Mysticism and Making a Difference: Tu b’Shevat in Silver Spring

My local community group, the Kayamut Silver Spring Sustainability Circle, held our Tu b'Shevat Seder on February 7. It was the first time in a long time that I hosted a Tu b'Shevat Seder that was actually on Tu b'Shevat. So I wanted to make it special. Instead of being a mock seder or a model seder, it was a real seder and an opportunity to experience Tu b'Shevat for itself.

I know that Tu b'Shevat has mystical meaning in addition to the more modern, environmental meaning we've given to it. For this seder, I wanted to blend a little of the mystical back into our understanding of Tu b'Shevat. I believe that this mystical understanding is not only complementary, but supportive of our goals at a deep level .

To achieve this, I began by reading from Inviting G-d In, Rabbi David Aaron's book about the holidays. Regarding Tu b'Shevat, he writes:

"The Torah teaches that G-d created the world so that we could experience goodness in general and His goodness in particular. Experiencing His goodness — bonding with G-d — is the greatest joy imaginable… If we eat and enjoy the fruits of this world for G-d's sake — because this is what He asks of us — then we are actually serving G-d and bonding with him. We serve G-d by acknowledging that the fruits of this world are His gifts to us and by willingly accepting and enjoying those gifts… We connect to G-d by serving Him, and this means obeying His commandments to enjoy the fruits of this world." (p. 158-159)

Rabbi Aaron goes on to explain that the mystical significance of Tu b'Shevat is to receive pleasure and have this act transformed into an act of service of G-d. He writes:

"An apple is not just an apple; an apple is a blessing. Maybe I could believe that apples come from trees but a blessing could only come from G-d. If I really contemplate the mystery and miracle of the taste, fragrance, beauty, and nutrition wrapped up in this apple, I see that it's more than just a fruit – it is a wondrous loving gift from G-d. When I taste an apple with that kind of consciousness, I cannot but experience the presence of G-d within the physical."

Thus, we began our seder with a true appreciation of the fruit as a gift from G-d. We began the seder with Canfei Nesharim's fruit meditation, but this time I tweaked it so that we could focus on the fruit not just as a blessing in itself but as a gift — from G-d! All the way through the seder, when we ate fruit, we savored it and we experienced it as a gift. This is part of the mystical beauty of Tu b'Shevat.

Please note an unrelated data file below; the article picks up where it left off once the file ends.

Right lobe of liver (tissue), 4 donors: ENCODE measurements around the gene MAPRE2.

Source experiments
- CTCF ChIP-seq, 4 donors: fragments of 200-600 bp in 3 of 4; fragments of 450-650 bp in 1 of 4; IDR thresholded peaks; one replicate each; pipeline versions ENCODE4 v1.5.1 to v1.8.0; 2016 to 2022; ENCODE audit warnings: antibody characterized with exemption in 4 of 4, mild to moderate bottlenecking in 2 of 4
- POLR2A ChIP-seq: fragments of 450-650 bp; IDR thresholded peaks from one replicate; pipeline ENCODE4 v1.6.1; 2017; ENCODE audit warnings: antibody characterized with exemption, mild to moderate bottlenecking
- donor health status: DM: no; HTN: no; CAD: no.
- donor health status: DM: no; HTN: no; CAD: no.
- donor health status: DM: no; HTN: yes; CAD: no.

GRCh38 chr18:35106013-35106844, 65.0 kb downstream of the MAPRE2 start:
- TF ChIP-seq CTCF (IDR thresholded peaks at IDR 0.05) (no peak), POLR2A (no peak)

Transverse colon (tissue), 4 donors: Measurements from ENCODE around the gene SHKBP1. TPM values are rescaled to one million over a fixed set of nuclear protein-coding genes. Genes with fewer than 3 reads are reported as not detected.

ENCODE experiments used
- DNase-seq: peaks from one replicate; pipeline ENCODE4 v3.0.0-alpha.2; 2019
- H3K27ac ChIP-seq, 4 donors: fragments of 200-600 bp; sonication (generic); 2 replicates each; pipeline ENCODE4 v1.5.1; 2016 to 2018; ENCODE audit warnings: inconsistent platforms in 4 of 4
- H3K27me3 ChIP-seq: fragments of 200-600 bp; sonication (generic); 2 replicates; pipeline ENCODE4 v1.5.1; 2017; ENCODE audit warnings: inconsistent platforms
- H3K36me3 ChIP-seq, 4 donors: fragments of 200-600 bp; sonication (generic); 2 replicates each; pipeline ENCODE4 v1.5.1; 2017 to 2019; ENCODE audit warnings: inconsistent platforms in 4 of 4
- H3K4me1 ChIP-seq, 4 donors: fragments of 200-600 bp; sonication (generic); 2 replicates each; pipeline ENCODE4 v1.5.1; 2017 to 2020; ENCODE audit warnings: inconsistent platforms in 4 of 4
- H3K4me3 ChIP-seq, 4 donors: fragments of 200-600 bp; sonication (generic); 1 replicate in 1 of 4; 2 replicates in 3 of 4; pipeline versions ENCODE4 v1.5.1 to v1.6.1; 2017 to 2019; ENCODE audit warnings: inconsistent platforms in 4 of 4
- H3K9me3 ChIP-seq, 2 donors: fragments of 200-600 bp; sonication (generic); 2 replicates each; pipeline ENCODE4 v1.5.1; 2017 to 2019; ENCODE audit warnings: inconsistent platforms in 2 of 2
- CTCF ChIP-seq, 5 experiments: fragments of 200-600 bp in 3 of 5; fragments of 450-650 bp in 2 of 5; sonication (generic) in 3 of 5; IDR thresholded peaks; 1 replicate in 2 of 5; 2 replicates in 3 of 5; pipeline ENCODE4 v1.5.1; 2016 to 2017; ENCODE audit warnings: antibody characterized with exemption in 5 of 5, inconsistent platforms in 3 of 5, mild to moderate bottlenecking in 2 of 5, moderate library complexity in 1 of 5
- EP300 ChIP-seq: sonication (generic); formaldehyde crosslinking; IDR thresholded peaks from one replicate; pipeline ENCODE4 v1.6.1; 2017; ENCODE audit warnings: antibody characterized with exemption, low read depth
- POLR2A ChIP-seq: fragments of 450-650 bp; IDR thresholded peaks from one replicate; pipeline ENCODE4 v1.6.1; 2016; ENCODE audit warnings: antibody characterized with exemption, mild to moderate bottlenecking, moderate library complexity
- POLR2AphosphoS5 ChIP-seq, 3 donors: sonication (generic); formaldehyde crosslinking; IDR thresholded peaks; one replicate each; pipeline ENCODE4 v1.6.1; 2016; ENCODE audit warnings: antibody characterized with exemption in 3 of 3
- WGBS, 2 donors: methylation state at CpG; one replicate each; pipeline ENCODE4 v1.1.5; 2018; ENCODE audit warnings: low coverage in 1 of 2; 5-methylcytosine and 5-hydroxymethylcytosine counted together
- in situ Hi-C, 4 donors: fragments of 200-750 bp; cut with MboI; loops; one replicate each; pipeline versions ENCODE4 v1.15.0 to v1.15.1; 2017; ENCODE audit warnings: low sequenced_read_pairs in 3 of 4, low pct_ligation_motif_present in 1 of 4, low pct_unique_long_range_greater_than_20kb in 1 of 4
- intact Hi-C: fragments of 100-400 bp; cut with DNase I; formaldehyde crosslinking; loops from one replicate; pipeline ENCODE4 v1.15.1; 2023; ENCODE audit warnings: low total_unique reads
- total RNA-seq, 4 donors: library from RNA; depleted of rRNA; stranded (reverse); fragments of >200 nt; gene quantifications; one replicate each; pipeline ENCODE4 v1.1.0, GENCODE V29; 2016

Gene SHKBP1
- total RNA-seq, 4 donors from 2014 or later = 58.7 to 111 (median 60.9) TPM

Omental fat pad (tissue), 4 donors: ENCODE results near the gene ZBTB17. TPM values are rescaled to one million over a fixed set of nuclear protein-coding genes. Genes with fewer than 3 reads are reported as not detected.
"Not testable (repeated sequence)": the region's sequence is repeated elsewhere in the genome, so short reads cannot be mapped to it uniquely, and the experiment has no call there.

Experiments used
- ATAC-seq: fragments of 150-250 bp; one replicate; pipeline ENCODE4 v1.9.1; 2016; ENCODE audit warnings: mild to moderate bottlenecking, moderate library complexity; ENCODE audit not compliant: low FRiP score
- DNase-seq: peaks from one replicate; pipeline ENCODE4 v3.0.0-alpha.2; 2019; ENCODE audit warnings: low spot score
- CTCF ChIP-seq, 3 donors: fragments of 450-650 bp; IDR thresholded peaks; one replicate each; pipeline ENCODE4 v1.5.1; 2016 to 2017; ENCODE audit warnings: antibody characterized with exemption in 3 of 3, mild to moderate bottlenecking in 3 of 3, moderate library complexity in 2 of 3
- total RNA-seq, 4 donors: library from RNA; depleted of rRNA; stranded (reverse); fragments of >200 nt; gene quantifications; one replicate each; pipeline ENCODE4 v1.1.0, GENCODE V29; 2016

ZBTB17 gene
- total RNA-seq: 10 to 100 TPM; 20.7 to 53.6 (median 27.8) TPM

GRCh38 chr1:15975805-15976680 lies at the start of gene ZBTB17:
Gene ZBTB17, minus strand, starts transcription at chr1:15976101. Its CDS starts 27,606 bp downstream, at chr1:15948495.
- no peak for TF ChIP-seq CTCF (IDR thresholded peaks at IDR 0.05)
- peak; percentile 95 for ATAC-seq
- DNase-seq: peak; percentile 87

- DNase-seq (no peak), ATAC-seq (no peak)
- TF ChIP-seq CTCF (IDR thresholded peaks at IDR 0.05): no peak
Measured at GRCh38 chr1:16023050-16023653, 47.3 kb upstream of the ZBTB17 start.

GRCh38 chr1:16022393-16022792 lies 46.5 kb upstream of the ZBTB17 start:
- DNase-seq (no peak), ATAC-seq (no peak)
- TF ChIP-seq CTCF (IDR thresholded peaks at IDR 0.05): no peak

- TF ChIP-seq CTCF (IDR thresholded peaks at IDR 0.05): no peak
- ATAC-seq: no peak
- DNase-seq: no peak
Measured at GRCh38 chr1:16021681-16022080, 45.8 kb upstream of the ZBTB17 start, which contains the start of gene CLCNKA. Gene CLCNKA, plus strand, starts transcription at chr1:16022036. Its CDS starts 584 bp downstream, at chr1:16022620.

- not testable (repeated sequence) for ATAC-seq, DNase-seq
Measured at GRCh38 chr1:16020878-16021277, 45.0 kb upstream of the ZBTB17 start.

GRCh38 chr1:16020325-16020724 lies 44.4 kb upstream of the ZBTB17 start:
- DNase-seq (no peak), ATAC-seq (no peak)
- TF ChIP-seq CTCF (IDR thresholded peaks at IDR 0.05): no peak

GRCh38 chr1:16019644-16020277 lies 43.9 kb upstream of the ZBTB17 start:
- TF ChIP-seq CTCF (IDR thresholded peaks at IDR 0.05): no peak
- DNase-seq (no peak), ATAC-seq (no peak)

Just today one of the participants told me that every time she slows down to eat, she remembers what we learned and how delicious food can be.

The other thing I was interested in was having this seder make a real difference. That's not always easy to do, especially with a Tu b'Shevat Seder. So many things are happening at any one time, and the program does not lend itself to action. But this time we had a special opportunity. The very next day, on Tu b'Shevat, a group of environmentalists were going to meet with our delegate to Maryland's legislature to talk about bringing wind power to Maryland. This is a campaign our group is already behind.

The fourth world of the Tu b'Shevat Seder is emanation. It's about transcending physicality and I like to use the time to appreciate the importance of things we cannot see. I always ask: what things are important that we can't see? It's a meaningful exercise. People often take a few minutes to figure out an answer. Someone always figures out that "air" is something we can't see that's very important. Later on, someone usually comes up with "love." The suggestion I made this time: "the opportunity to make a difference." It's something we often cannot see. It may take many years before you can see any change at all! The emunah, the faith that it is possible is all we have for a long time. And althought it's hard to see, the possibility of making a difference is incredibly important.

That gave me the opportunity to speak of something else that we can't see: wind. And our group did something unique (thanks to Joelle Novey for suggesting it!): we sent a Tu b'Shevat card to our Delegate (Del. Ben Kramer) thanking him for his support of renewable energy, a friendly but encouraging reminder that people in his district care about this. You can download the card here.

Another thing you can see? The ripples of the difference you might make before they spread out. I experienced that when our efforts were covered in the Washington Post the next week!

I believe that we all have something meaningful to contribute to the world. Maybe the key is just this: to believe in something you can't yet see!

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